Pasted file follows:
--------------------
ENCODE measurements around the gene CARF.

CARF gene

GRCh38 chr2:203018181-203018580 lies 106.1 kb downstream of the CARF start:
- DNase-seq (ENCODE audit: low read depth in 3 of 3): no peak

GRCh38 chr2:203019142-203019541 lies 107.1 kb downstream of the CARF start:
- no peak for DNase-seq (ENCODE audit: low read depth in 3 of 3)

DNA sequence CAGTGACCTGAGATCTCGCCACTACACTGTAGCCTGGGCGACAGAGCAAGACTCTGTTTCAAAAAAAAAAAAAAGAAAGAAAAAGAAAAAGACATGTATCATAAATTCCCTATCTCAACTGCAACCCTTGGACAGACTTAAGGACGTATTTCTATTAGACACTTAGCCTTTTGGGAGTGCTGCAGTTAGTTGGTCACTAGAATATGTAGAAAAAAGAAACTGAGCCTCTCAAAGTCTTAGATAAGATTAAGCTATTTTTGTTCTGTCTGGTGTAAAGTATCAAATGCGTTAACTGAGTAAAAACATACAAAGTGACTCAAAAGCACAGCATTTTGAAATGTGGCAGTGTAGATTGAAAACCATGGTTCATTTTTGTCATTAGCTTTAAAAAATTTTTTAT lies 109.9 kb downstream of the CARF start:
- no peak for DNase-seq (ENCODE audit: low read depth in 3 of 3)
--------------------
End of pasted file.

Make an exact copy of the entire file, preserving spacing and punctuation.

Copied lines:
ENCODE measurements around the gene CARF.

CARF gene

GRCh38 chr2:203018181-203018580 lies 106.1 kb downstream of the CARF start:
- DNase-seq (ENCODE audit: low read depth in 3 of 3): no peak

GRCh38 chr2:203019142-203019541 lies 107.1 kb downstream of the CARF start:
- no peak for DNase-seq (ENCODE audit: low read depth in 3 of 3)

DNA sequence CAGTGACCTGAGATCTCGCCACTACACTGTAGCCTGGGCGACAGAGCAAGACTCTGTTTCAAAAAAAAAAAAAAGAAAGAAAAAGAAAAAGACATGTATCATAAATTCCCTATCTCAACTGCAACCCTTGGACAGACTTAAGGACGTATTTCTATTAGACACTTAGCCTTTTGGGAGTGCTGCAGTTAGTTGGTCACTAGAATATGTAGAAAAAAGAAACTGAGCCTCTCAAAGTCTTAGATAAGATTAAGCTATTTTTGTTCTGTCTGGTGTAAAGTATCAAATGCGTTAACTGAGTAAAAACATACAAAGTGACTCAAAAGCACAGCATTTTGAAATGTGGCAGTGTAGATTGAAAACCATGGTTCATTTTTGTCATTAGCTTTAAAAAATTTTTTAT lies 109.9 kb downstream of the CARF start:
- no peak for DNase-seq (ENCODE audit: low read depth in 3 of 3)